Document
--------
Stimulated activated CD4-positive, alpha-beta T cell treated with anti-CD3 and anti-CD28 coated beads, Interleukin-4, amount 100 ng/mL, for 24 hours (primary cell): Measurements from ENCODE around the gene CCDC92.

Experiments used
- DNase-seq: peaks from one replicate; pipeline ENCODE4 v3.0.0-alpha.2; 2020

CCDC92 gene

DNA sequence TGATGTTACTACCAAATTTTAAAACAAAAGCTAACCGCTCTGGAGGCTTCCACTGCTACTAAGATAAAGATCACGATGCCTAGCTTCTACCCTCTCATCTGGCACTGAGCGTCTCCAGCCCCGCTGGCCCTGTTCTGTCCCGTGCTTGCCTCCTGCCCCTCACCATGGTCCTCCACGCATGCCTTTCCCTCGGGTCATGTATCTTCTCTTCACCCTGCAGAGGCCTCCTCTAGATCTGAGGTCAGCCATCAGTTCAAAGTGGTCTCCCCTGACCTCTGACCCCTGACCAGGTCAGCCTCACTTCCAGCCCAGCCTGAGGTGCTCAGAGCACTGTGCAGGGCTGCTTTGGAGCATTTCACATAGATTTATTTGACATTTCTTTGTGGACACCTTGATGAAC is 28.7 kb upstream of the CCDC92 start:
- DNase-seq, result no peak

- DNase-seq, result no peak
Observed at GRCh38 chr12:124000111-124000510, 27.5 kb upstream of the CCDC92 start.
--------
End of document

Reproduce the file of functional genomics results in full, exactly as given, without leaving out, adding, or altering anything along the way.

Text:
Stimulated activated CD4-positive, alpha-beta T cell treated with anti-CD3 and anti-CD28 coated beads, Interleukin-4, amount 100 ng/mL, for 24 hours (primary cell): Measurements from ENCODE around the gene CCDC92.

Experiments used
- DNase-seq: peaks from one replicate; pipeline ENCODE4 v3.0.0-alpha.2; 2020

CCDC92 gene

DNA sequence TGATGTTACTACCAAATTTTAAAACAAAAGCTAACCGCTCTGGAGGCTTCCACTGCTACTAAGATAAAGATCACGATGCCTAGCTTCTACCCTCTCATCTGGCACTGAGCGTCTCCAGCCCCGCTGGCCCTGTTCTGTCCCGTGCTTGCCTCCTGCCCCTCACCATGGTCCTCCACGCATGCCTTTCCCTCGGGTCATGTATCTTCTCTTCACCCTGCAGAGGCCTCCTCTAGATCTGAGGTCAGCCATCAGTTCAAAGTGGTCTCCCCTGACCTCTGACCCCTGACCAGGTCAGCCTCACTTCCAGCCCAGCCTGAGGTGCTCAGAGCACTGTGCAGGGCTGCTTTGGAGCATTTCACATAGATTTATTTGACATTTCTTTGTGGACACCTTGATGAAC is 28.7 kb upstream of the CCDC92 start:
- DNase-seq, result no peak

- DNase-seq, result no peak
Observed at GRCh38 chr12:124000111-124000510, 27.5 kb upstream of the CCDC92 start.